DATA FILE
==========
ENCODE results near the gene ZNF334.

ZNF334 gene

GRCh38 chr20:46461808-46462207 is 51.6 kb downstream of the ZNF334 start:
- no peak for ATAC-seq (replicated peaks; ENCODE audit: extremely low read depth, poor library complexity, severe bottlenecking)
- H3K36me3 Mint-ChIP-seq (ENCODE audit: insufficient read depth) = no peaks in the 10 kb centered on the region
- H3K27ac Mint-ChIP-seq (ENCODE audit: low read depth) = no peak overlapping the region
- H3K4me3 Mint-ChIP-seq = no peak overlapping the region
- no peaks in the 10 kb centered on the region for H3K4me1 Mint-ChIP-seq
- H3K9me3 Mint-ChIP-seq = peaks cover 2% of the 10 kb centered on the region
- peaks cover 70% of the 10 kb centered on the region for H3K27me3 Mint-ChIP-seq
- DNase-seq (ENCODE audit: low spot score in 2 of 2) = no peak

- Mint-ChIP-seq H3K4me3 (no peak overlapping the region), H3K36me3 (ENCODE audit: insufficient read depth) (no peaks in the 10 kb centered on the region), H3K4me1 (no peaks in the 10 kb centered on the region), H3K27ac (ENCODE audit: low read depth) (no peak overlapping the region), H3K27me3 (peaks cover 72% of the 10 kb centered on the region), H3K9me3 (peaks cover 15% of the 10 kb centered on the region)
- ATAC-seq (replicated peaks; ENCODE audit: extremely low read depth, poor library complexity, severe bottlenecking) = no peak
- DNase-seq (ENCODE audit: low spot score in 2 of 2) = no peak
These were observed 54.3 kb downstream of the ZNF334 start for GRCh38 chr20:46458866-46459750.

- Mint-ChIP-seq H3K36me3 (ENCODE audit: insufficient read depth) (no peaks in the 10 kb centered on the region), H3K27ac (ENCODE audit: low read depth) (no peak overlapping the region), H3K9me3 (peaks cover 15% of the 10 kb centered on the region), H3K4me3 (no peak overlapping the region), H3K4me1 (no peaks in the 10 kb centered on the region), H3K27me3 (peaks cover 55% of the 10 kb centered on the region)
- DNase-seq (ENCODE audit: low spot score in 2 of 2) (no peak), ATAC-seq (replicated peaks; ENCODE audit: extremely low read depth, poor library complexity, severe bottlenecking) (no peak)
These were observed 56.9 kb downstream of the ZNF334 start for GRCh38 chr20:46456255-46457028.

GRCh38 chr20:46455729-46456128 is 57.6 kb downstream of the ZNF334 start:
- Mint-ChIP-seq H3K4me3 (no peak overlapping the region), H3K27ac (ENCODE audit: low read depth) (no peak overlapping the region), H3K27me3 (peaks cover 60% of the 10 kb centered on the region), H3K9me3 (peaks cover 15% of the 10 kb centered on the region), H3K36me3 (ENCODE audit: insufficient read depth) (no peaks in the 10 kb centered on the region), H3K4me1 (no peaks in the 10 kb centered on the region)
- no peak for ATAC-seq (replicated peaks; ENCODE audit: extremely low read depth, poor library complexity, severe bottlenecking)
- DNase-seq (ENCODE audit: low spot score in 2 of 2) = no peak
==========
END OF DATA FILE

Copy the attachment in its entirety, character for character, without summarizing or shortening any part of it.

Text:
ENCODE results near the gene ZNF334.

ZNF334 gene

GRCh38 chr20:46461808-46462207 is 51.6 kb downstream of the ZNF334 start:
- no peak for ATAC-seq (replicated peaks; ENCODE audit: extremely low read depth, poor library complexity, severe bottlenecking)
- H3K36me3 Mint-ChIP-seq (ENCODE audit: insufficient read depth) = no peaks in the 10 kb centered on the region
- H3K27ac Mint-ChIP-seq (ENCODE audit: low read depth) = no peak overlapping the region
- H3K4me3 Mint-ChIP-seq = no peak overlapping the region
- no peaks in the 10 kb centered on the region for H3K4me1 Mint-ChIP-seq
- H3K9me3 Mint-ChIP-seq = peaks cover 2% of the 10 kb centered on the region
- peaks cover 70% of the 10 kb centered on the region for H3K27me3 Mint-ChIP-seq
- DNase-seq (ENCODE audit: low spot score in 2 of 2) = no peak

- Mint-ChIP-seq H3K4me3 (no peak overlapping the region), H3K36me3 (ENCODE audit: insufficient read depth) (no peaks in the 10 kb centered on the region), H3K4me1 (no peaks in the 10 kb centered on the region), H3K27ac (ENCODE audit: low read depth) (no peak overlapping the region), H3K27me3 (peaks cover 72% of the 10 kb centered on the region), H3K9me3 (peaks cover 15% of the 10 kb centered on the region)
- ATAC-seq (replicated peaks; ENCODE audit: extremely low read depth, poor library complexity, severe bottlenecking) = no peak
- DNase-seq (ENCODE audit: low spot score in 2 of 2) = no peak
These were observed 54.3 kb downstream of the ZNF334 start for GRCh38 chr20:46458866-46459750.

- Mint-ChIP-seq H3K36me3 (ENCODE audit: insufficient read depth) (no peaks in the 10 kb centered on the region), H3K27ac (ENCODE audit: low read depth) (no peak overlapping the region), H3K9me3 (peaks cover 15% of the 10 kb centered on the region), H3K4me3 (no peak overlapping the region), H3K4me1 (no peaks in the 10 kb centered on the region), H3K27me3 (peaks cover 55% of the 10 kb centered on the region)
- DNase-seq (ENCODE audit: low spot score in 2 of 2) (no peak), ATAC-seq (replicated peaks; ENCODE audit: extremely low read depth, poor library complexity, severe bottlenecking) (no peak)
These were observed 56.9 kb downstream of the ZNF334 start for GRCh38 chr20:46456255-46457028.

GRCh38 chr20:46455729-46456128 is 57.6 kb downstream of the ZNF334 start:
- Mint-ChIP-seq H3K4me3 (no peak overlapping the region), H3K27ac (ENCODE audit: low read depth) (no peak overlapping the region), H3K27me3 (peaks cover 60% of the 10 kb centered on the region), H3K9me3 (peaks cover 15% of the 10 kb centered on the region), H3K36me3 (ENCODE audit: insufficient read depth) (no peaks in the 10 kb centered on the region), H3K4me1 (no peaks in the 10 kb centered on the region)
- no peak for ATAC-seq (replicated peaks; ENCODE audit: extremely low read depth, poor library complexity, severe bottlenecking)
- DNase-seq (ENCODE audit: low spot score in 2 of 2) = no peak